It was the 4th of July holiday weekend, and the Jemez area was packed! Every scenic stop was crawling with people, and every trailhead had a half mile of overflow parking along the road. Valles Caldera was impossible! Aside from a teeny little loop hike, the rest of that park was off-limits without a permit, and of course permits were long gone.
Do you ever get that feeling “Get me out of here!” The crowds of holiday campers were making me wish I was somewhere else — some place peaceful, quiet, and uncrowded. So I abandoned the Jemez, blew by Valles Caldera, and headed towards Los Alamos. My destination was a boondocking spot in the Santa Fe National Forest.
Free camping near Los Alamos and Bandelier
As you travel east from Valles Caldera, you go down a long, long hill that takes you through part of Bandelier National Monument. There’s a turnoff to the left that leads into the Santa Fe National Forest, with a dirt road going to American Springs. This is the turnoff you want.
At the turnoff, there’s a display board with some info about the forest, and making sure your campfires are completely out. There’s a network of roads taking off from here. The main road leads toward American Spring, while others go to potential camping spots.
Most of the roads looked too daunting for me to take Zennie, so we stopped at one of the free campsites that was closer to the entrance. This is an area with tall pine trees, and it’s easy to find a place in the shade. Even on the 4th of July, there were plenty of spaces open, and I only saw one other person camped there. Whew, what a relief to escape the crowds! 😉
There’s no water, no bathroom, and no garbage collection. In fact, this is just a boondocking site with no facilities besides a primitive stone fire ring left by earlier campers. But one thing it does have is fast T-Mobile LTE cell service!
Hiking around American Spring
I didn’t want to drive down the road to American Spring, but I was happy to hike it! As you head down the road a little ways, it opens up to views over Los Alamos. This is really pretty at night, with the city lights twinkling in the distance. During the daytime, the hillsides show evidence of two recent forest fires (in 2000 and 2011). The remaining trees are considerably thinned out, which means the view is more open than before.
The spring itself is very overgrown. It’s not a spring that invites you to come sit in it. Not at all. It’s a spring that you’d need a machete to fight your way into, so I decided to leave it alone, and continue hiking.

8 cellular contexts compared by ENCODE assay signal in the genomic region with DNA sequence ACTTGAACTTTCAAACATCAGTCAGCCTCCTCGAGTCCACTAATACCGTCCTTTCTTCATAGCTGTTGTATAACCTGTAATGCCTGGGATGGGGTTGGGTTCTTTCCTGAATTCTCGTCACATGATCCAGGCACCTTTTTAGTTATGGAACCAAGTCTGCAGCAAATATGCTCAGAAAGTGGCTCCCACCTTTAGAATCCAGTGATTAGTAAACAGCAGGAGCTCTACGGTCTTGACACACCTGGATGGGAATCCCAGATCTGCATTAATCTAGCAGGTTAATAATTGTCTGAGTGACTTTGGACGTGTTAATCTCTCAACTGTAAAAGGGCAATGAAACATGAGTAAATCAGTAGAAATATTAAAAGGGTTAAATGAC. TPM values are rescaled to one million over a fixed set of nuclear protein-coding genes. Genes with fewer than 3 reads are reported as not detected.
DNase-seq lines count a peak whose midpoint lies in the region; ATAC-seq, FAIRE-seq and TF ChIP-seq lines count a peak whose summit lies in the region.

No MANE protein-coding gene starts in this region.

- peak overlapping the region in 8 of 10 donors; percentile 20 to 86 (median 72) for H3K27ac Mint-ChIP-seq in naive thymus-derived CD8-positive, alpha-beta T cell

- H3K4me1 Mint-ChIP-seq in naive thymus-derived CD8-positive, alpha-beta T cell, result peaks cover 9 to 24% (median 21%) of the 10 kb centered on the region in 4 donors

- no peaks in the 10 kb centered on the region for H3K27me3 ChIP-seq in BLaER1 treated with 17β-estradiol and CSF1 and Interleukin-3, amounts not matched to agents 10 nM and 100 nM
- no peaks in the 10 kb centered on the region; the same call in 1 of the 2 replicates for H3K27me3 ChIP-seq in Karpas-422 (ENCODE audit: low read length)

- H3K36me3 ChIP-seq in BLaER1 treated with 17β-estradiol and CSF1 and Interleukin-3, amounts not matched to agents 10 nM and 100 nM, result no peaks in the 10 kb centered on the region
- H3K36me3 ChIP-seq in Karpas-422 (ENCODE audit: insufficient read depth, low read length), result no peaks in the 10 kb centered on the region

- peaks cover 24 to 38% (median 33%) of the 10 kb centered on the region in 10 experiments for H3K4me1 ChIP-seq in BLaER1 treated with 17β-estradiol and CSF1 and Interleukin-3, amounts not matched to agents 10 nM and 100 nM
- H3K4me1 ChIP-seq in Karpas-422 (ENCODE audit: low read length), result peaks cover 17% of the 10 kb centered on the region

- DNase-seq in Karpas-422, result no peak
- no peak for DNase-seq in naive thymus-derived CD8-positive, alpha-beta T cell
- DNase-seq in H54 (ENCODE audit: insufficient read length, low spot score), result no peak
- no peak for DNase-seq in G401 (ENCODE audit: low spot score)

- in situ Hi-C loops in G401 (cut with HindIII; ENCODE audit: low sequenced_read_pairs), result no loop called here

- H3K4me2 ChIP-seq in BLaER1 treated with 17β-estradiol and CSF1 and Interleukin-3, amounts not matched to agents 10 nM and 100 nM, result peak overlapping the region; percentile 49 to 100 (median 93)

There’s a trail down Water Canyon that takes off from the American Spring road. I followed it to the bottom, and it was a pleasant little canyon hike, with a backpacking campsite near the bottom that looks pretty sweet. You can retrace your steps, or walk back up the road for a 5 mile loop.
Hiking into Bandelier
A portion of Bandelier National Monument is directly across the road from this free campsite. There’s a trailhead there that will take you 12.5 miles down to the Visitor Center.
It looks like a pretty interesting hike, and says it involves some scrambling, and a 2-mile section called “The Narrows” that is a flash flood danger zone. Maybe someday I’ll put together a car shuttle & backpack trip down there. Looks fun!
Free camping and good for working
It was very quiet here, with just some occasional traffic noise, which died down entirely at night. With good internet access too, this made an ideal spot to hole up for a few days and get some work done.
In addition to online work, this is were I started painting my camper roof with elastomeric roof paint. At 8,000+ ft elevation it was cool, I had a shady spot to work, and the forecast was for dry weather. All systems go for the painting project!
All in all, this is not a place that I’d normally come as a destination, but it worked out well for me to escape the holiday crowds. It’s a good stop if it’s on your way, and it’s got internet service for a work location. I’d certainly stay here again if my route brought me this way.
American Spring Road – Santa Fe National Forest
Boondocking campsite. Free camping near Los Alamos and Bandelier. Boondocking site with no facilities, but shady spots, uncrowded, and good cell service.
Rating: 3 ***
Altitude: 8,192 ft
GPS: 35.83397, -106.37553
Have you camped near Los Alamos or Bandelier, in either free or paid campsites? Do you have any favorites? Please let us know in the Reply section below, and Thanks for sharing!
PHOTO CREDITS: Deanna Keahey
You may also like…
Hi! I’m Deanna, creator of Uphill Zen. I’m currently yondering around North America with my 1986 Toyota motorhome, Zennie. What makes my heart sing is travel, adventure, and the awe-inspiring wonders of nature. Finding ways to share that joyous spirit is what this is all about.